Is the critical position of your servo on the end points of the movement? Can you place a physical barrier past which the motor can't move?

Raschemmel , I wonder what's the price of those thing. They sure sound costly.

Hi, I think the OP posted:

I'm talking within a few degrees thousands of times.

I'm talking within a few degrees, thousands of times.

Not a few thousandths of a degree.

Tom......... :)

tboneh: if ... this servo was inaccurate, it could be life threatening. Would a secondary feedback system be necessary for this?

Absolutely essential - and the whole system would need to be designed so that all conceivable failure modes failed to a safe condition. Without that level of protection, the nominal repeatability / accuracy of the servo is the least of your problems since you have to assume that eventually one or more things [u]will[/u] go wrong (mechanical wear, electronic failure, firmware bug, wiring fault, user error etc) so that the servo position will go arbitrarily wrong.

There's nothing to stop you from putting together a proof of concept, and using it yourself if you want, but before you sell a product which has safety implications you have a massive amount of work to do and you should not be relying on advice from a public forum about how to do it - you would need expert qualified advice with appropriate indemnities.

Raschemmel, I appreciate the enthusiasm but those might be a bit TOO accurate :P. I'm guessing the price of those is probably in the hundreds. Now that it's starting to look like a secondary feedback system is needed, I think I can sacrifice some accuracy in the servo itself for a cheaper solution.

Shpaget: Is the critical position of your servo on the end points of the movement? Can you place a physical barrier past which the motor can't move?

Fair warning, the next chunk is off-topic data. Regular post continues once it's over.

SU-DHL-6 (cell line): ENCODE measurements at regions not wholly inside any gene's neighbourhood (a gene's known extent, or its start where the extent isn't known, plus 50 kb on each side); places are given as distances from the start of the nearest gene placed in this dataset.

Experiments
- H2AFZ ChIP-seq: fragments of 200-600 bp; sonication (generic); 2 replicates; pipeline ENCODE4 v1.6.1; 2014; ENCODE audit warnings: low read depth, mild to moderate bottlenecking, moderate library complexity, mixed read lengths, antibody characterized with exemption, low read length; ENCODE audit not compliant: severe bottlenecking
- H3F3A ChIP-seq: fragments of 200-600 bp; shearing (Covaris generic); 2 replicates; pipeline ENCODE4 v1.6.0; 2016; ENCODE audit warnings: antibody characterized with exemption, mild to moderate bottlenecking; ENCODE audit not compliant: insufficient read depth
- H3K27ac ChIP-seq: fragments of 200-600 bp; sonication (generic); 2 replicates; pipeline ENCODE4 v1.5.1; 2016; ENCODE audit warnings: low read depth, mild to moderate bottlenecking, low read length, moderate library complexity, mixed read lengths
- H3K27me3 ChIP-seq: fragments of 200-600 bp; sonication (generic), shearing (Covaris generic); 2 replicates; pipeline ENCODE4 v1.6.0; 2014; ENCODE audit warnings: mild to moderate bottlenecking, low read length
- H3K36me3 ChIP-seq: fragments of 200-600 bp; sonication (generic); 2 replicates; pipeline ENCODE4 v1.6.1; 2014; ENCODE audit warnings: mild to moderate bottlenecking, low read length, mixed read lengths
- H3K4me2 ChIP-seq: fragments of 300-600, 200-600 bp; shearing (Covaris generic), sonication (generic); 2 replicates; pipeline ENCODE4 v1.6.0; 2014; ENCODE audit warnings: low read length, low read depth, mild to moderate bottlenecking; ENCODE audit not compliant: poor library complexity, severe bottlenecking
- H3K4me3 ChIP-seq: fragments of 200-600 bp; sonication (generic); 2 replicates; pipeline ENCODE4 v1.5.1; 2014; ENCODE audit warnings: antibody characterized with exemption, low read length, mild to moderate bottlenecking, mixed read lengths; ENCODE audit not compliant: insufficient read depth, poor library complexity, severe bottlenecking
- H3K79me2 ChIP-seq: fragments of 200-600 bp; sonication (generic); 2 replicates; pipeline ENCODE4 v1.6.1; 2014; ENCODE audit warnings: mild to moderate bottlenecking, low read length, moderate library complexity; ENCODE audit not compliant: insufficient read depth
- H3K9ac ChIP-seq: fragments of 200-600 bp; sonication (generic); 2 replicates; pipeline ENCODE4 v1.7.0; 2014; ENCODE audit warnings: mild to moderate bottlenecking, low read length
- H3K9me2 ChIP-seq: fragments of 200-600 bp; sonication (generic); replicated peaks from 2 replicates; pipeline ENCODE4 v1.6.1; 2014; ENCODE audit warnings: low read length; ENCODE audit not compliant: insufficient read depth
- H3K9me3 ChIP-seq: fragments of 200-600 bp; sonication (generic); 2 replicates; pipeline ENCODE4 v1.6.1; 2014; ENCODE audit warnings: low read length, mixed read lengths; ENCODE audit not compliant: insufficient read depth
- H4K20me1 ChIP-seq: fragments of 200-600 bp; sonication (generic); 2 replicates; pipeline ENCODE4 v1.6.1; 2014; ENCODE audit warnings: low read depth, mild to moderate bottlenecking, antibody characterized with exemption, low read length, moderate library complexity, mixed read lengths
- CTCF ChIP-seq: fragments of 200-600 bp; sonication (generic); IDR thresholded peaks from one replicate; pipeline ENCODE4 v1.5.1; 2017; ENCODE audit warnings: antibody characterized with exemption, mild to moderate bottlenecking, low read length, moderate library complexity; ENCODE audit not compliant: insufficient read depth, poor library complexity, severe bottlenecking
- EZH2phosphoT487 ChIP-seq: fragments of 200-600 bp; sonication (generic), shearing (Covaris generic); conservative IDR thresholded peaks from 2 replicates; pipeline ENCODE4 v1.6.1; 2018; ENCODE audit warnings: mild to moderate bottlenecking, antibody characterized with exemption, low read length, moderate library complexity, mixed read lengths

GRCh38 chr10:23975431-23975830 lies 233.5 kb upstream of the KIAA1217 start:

I'm going to put a table of sorts on top of the servo. The critical positions are several regular angles. Currently it needs to go to 8 positions, divided evenly, so 40, 80, 120, etc. I need a full range of motion, so physical stops are out of the question. I was thinking of gluing 8 bumps to the underside of a table that depress a single switch as it goes around. However, then you deal with the problem of mechanical wear. Do you guys think reed switches could give positional accuracy within a few degrees on say, a 3 inch diameter circle if calibrated correctly? Also open to other forms of feedback if anyone has a suggestion.

Oh and PeterH, I hear you. If it was ever made I'm guessing a lot of the components would change due to regulations and safety concerns. But right now I just need it to work, preferably for as little money as possible! Plus low cost aids in marketability.

Is the servo going to be driving your table directly? How big/heavy is this thing and what sort of loads will it have on it? I'm struggling to visualise the mechanical side, and without understanding that it's hard to advise how to drive it.

I'm talking within a few degrees, thousands of times.

Not a few thousandths of a degree.

Oh, my bad. Must be the A.D.D....

PeterH: Is the servo going to be driving your table directly? How big/heavy is this thing and what sort of loads will it have on it? I'm struggling to visualise the mechanical side, and without understanding that it's hard to advise how to drive it.